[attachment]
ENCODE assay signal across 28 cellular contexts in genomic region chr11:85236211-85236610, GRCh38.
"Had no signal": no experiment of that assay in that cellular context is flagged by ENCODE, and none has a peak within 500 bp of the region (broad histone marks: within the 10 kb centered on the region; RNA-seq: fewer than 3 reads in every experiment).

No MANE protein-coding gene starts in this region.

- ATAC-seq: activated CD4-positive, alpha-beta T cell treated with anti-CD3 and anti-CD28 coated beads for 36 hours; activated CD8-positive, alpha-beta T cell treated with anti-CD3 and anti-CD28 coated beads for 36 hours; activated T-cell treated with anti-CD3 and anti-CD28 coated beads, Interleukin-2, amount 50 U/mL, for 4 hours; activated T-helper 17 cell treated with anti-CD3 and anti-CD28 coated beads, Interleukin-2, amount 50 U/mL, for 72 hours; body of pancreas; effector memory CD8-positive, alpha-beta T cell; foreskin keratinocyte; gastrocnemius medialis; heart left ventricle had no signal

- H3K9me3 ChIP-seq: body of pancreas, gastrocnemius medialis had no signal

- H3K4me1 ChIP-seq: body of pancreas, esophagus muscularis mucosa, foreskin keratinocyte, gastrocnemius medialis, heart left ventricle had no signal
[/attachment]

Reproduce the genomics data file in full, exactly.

ENCODE assay signal across 28 cellular contexts in genomic region chr11:85236211-85236610, GRCh38.
"Had no signal": no experiment of that assay in that cellular context is flagged by ENCODE, and none has a peak within 500 bp of the region (broad histone marks: within the 10 kb centered on the region; RNA-seq: fewer than 3 reads in every experiment).

No MANE protein-coding gene starts in this region.

- ATAC-seq: activated CD4-positive, alpha-beta T cell treated with anti-CD3 and anti-CD28 coated beads for 36 hours; activated CD8-positive, alpha-beta T cell treated with anti-CD3 and anti-CD28 coated beads for 36 hours; activated T-cell treated with anti-CD3 and anti-CD28 coated beads, Interleukin-2, amount 50 U/mL, for 4 hours; activated T-helper 17 cell treated with anti-CD3 and anti-CD28 coated beads, Interleukin-2, amount 50 U/mL, for 72 hours; body of pancreas; effector memory CD8-positive, alpha-beta T cell; foreskin keratinocyte; gastrocnemius medialis; heart left ventricle had no signal

- H3K9me3 ChIP-seq: body of pancreas, gastrocnemius medialis had no signal

- H3K4me1 ChIP-seq: body of pancreas, esophagus muscularis mucosa, foreskin keratinocyte, gastrocnemius medialis, heart left ventricle had no signal